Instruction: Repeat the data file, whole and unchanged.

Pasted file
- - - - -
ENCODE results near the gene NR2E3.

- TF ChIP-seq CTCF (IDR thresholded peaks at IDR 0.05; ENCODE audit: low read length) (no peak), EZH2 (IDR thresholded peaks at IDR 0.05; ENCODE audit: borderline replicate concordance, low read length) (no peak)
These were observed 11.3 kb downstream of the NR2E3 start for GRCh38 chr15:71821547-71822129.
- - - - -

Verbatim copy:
ENCODE results near the gene NR2E3.

- TF ChIP-seq CTCF (IDR thresholded peaks at IDR 0.05; ENCODE audit: low read length) (no peak), EZH2 (IDR thresholded peaks at IDR 0.05; ENCODE audit: borderline replicate concordance, low read length) (no peak)
These were observed 11.3 kb downstream of the NR2E3 start for GRCh38 chr15:71821547-71822129.